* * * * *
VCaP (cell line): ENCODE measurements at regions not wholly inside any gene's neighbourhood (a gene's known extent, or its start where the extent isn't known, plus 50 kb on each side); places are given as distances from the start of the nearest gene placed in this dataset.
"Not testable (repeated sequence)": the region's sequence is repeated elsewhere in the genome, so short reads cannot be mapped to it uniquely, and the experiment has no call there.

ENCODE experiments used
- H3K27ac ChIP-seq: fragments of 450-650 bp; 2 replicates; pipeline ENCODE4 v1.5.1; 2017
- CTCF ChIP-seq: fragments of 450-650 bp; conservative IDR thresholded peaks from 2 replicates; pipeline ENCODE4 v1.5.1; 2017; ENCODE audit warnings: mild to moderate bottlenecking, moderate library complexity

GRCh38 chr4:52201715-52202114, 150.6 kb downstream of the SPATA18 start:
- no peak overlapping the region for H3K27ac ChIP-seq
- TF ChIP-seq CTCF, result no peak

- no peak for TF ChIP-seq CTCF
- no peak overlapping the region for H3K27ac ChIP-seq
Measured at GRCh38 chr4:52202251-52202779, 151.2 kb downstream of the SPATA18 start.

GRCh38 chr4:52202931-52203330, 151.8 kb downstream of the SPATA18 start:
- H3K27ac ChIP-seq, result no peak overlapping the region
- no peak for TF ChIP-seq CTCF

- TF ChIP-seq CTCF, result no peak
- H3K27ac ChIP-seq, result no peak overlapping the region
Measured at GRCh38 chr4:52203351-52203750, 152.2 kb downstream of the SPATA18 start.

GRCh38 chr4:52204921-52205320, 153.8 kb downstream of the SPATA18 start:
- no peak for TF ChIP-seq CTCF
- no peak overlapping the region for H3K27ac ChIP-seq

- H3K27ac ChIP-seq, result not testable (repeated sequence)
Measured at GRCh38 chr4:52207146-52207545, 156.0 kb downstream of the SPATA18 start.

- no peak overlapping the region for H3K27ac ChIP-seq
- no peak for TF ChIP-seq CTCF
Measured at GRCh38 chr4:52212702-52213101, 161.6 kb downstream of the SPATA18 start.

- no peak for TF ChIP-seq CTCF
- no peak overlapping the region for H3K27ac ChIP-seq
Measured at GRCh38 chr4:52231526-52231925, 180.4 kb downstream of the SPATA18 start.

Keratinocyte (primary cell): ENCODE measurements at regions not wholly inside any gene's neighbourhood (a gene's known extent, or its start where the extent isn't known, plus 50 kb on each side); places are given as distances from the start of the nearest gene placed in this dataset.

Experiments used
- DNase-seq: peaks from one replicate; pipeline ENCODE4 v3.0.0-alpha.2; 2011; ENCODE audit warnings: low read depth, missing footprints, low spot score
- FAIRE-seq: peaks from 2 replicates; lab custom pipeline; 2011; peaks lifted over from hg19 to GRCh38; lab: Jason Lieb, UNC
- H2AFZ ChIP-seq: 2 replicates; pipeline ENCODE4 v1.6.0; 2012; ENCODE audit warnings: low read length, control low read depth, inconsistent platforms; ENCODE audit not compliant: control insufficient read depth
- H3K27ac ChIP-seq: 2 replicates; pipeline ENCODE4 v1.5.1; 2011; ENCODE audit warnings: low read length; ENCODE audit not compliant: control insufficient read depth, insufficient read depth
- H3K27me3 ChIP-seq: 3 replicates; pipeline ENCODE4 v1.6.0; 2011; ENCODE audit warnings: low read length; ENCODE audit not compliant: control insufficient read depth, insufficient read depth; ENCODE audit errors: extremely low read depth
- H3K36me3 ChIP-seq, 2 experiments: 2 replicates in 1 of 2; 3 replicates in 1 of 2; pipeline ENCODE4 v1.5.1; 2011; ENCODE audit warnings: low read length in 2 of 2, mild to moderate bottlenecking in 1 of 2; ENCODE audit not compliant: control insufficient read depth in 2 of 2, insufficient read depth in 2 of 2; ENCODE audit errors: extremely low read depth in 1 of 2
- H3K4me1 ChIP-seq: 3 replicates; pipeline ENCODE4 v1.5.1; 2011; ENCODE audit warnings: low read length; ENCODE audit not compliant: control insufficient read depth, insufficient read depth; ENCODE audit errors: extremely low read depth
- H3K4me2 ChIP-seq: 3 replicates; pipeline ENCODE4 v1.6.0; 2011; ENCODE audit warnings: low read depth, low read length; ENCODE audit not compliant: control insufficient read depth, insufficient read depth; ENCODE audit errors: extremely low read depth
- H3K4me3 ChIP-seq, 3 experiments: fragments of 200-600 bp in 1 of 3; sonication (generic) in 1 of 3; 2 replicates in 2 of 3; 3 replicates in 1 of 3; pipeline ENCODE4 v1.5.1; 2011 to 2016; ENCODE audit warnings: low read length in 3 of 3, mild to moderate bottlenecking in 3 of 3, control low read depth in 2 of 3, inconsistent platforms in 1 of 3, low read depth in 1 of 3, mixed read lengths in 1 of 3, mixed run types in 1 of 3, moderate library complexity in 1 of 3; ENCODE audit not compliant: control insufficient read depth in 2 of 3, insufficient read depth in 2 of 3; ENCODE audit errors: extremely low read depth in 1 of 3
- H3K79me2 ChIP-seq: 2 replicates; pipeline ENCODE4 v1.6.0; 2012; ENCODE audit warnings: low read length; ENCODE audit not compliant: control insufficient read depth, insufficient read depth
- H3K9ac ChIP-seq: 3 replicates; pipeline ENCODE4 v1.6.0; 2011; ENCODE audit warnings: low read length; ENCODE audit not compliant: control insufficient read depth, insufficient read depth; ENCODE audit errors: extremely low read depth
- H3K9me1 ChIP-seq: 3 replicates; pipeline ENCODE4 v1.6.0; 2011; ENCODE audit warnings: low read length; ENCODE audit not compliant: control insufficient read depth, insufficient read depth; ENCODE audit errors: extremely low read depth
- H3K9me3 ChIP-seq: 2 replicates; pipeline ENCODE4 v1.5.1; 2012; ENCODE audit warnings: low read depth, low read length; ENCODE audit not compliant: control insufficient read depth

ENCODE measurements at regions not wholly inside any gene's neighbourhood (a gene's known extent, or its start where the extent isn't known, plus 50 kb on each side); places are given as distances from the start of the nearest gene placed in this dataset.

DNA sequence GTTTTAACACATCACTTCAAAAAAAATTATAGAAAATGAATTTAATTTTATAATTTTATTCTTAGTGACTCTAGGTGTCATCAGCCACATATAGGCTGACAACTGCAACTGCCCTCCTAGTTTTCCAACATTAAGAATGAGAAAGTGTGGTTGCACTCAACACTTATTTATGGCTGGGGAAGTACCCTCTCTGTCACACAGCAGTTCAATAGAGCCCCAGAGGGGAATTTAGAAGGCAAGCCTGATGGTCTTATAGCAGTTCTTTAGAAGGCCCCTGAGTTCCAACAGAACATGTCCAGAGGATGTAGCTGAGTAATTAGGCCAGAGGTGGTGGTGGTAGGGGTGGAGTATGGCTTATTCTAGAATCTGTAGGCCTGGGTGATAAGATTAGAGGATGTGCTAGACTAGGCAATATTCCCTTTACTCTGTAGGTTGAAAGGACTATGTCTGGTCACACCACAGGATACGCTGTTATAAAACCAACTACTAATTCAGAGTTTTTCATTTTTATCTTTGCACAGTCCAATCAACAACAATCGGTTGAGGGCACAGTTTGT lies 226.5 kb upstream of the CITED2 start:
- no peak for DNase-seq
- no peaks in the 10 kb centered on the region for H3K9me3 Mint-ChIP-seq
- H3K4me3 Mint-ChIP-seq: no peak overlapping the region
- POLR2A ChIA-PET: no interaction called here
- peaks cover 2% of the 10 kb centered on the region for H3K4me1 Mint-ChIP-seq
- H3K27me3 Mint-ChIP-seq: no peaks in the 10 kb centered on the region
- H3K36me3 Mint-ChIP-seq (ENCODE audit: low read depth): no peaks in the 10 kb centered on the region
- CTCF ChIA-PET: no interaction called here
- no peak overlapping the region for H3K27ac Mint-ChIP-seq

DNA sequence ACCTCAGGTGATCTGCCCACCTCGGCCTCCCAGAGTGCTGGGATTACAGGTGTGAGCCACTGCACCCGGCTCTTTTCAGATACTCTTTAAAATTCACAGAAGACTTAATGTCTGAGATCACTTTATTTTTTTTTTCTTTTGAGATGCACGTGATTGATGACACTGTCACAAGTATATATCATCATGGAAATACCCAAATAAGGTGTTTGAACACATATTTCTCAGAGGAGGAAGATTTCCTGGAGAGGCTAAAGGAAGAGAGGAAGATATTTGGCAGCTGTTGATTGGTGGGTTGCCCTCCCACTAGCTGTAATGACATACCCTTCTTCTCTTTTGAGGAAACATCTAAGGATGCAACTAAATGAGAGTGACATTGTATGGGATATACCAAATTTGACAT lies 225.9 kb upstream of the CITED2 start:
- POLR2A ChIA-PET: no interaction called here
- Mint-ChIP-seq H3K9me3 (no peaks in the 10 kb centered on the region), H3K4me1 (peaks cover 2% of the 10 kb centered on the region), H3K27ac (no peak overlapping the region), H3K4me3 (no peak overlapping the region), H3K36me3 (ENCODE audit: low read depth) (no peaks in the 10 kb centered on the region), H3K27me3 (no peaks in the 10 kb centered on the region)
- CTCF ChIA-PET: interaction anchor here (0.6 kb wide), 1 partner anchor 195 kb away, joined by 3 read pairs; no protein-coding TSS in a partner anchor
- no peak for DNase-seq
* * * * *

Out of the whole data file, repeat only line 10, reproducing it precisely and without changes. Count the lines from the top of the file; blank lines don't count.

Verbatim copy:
- no peak overlapping the region for H3K27ac ChIP-seq